A study of ocean parameters in Bay of Bengal (BoB) using indigenised drifting buoys
Drifting buoys (DBs) are widely deployed to observe near-surface ocean currents and sea surface temperature. The National Institute of Ocean Technology (NIOT), Chennai, India, had indigenised the DB with the Indian satellite (INSAT) in 2012. This paper describes the results of various studies conducted by NIOT using the indigenised DBs and also describes unique features attempted in indigenised DBs to measure the near-surface ocean current with 24 position acquisitions per day to capture small-scale surface eddies and the use of real-time geostationary satellite communication every hour. Additionally, the surface currents observed with indigenous DB are compared with DBs available in the market, Marlin-Yug (coefficient of determination R2 > 0.88) and forecast using the ocean surface current analyses real-time (coefficient of determination R2 > 0.90). Our results show that the DBs in the Bay of Bengal are carried with the East India Coastal Current in the March–May periods and the in-situ observations by the DB provide accurate surface current observations than satellite-based data. Furthermore, the new observations near the world’s largest tidal mangrove and delta system, the Sundarbans and Bengal Delta, will help in further enhancing our understanding of the spatiotemporal variability in the region in terms of coastal currents and its influence on marine environments.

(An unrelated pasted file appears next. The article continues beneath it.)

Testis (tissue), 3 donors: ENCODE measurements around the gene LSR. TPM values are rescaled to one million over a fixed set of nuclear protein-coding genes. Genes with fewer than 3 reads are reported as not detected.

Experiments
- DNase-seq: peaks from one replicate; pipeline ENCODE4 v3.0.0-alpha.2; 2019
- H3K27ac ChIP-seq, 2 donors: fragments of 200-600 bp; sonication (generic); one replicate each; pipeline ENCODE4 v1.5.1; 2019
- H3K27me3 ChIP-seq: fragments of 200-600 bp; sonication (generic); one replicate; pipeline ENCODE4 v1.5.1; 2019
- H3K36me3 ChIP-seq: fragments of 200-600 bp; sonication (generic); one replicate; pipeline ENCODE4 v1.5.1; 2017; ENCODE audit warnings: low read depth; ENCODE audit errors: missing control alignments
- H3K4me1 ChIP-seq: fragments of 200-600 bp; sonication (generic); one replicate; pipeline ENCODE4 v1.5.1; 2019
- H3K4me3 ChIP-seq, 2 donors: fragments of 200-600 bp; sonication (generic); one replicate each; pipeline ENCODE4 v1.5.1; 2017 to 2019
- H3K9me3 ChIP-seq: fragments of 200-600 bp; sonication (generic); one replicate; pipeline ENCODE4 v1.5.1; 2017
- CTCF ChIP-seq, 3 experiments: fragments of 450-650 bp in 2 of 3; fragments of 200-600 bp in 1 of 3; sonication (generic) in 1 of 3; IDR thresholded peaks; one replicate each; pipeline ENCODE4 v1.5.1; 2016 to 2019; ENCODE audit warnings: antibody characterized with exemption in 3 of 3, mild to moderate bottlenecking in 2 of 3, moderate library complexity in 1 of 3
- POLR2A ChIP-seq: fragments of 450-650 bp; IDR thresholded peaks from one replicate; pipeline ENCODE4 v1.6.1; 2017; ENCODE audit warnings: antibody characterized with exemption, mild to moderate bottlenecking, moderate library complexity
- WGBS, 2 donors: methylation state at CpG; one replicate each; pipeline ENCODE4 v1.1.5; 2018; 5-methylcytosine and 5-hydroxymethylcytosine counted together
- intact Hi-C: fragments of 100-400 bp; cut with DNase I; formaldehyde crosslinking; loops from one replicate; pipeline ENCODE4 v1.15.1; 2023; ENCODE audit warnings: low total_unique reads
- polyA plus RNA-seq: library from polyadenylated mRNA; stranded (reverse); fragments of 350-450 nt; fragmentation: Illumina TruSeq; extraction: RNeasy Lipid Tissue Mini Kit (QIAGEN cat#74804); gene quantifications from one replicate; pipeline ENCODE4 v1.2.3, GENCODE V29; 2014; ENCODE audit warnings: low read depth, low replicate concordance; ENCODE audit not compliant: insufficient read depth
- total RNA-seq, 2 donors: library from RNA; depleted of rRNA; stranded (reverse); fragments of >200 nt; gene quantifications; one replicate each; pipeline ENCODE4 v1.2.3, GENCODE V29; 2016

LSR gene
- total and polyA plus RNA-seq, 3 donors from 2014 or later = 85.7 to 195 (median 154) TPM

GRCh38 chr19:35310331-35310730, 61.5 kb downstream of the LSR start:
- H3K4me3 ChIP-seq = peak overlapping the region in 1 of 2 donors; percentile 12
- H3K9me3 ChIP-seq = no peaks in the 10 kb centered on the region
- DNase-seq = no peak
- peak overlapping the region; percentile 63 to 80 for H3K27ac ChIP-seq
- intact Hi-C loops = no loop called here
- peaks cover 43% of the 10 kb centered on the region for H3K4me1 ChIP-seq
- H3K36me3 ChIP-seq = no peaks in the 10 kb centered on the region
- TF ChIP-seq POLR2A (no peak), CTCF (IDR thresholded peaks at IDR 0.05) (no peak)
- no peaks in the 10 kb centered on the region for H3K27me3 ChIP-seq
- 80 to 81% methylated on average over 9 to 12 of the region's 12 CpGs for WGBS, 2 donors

KeywordsDrifting buoy surface current EICC INSAT GPS eddies
The authors gratefully thank all the staff members of National Institute of Ocean Technology and heartfelt thanks to director, NIOT for his vital and continuous encouragement and support extended during this developmental work. The development and deployment are fully funded by MoES (Ministry of Earth Sciences, Govt. of India). The authors are also thankful to vessel management cell, NIOT for allocated vessel time for DB deployment operations.
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